We believe in “tripartite dialogue”; not only because it is called for by the UN, has it also reflected the very nature of political situation in Burma. The essence of “tripartite dialogue” is “inclusiveness” and “recognition”, which includes all major conflicting parties in Burma and at the same time recognizes the 1990 election result, recognizes the SPDC as de facto government in Burma (not as de jure government, Kanbawza Win is just twisting the word in order blame), and recognizes ethnic nationalities as the founding members of the Union, and thereby one of major political actors in Burma.

This is unfortunate that although the UN and international community recognize ethnic nationalities—through UNGO resolution—as major political actors in Burma, Kanbawza Win plays down the role of ethnic nationalities merely as “pressure groups” or “activist groups”, by comparing with Burmese in Diaspora and international NGOs. And he wants us to follow the “Lion” like “hyenas”. It reminds me Ne Win’s exhortation of “nout-like kaung hmah khong-soung-kong peta-de”, literally, “You must be a good follower in order to become a good leader”. The simple reason for creating such a saying is that they want us to “keep silent, follow the leader, and obey the order”, as
successive military regimes since Ne Win’s want us to do. And they are always the “Lion” and we are merely “hyenas”.

Let me be very frank: without ethnic nationalities participation in this
transition process, you might be able to change the government in Rangoon but you will never be able to solve the political crisis in Burma. I am sure Kanbawza Win can see the different between changing the government in Rangoon and solving political crisis in Burma. Let me put in different way: political crisis in Burma today is not merely ideological confrontation between democracy and dictatorship which can be solved through changing the government in Rangoon, but this also is constitutional problem rooted in the question of the rights of self-determination for ethnic nationalities who joined the Union of Burma as equal partners and co-founders in 1947.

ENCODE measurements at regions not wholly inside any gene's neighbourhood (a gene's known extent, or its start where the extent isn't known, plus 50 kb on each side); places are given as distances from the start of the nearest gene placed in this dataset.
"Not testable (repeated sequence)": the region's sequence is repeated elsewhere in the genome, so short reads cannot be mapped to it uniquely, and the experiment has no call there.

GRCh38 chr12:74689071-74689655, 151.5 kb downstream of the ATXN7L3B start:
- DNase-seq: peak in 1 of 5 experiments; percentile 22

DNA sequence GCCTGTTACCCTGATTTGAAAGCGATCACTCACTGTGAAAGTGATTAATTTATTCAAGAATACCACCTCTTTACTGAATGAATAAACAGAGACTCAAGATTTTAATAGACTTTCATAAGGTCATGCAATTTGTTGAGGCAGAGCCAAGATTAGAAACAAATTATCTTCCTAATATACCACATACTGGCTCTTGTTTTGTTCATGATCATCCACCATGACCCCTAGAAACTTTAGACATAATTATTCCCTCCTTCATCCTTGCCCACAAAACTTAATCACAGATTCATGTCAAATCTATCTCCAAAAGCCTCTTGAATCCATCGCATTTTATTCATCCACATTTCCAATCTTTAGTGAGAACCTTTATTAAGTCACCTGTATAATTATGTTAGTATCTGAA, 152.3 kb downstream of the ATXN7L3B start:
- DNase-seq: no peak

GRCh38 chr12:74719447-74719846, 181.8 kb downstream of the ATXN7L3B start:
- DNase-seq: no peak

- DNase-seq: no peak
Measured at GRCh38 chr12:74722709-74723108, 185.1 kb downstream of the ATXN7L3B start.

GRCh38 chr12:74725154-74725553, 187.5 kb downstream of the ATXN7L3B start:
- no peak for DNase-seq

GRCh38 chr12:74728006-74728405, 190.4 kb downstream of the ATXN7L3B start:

So, if you do not recognize ethnic nationalities as one of the main actors and equal partners in Burma politics, there is no way to end 50 years of civil war in Burma. I sincerely think that we should learn lessons from fifty years of civil war in which we lost too many lives already. If we try to learn this lesson, Kanbawza Win should appreciate, in stead of blaming, ethnic nationalities initiative.

Finally, I would like to clarify that in any political road map or transition
plan, there are always two components: the “process” and the “substance”. The “substance” is a matter of what we want to achieve. What kind of outcome we want to see through this road map? What sort of political structure will be the component of the solution over which we are going to negotiate during the “process”? In short, this is the substance of the solution itself, and the goal of our struggle. “Process”, on the other hand, is a business of negotiation and dialogue, which focus on the elements of the solution but not the solution itself, that is, how to get to a solution?

As such, one can clearly see that the ENSCC Road Map is for “process initiative” not a comprehensive transition plan with detail of account of the “substance”. We only produce a road map for “process initiative”, or “process inviting”, because we think that it is unwise to put everything on the table at once.


Lian H. Sakhong



By Salai Lian H. Sakhong

Chinland Guardian

September 9, 2003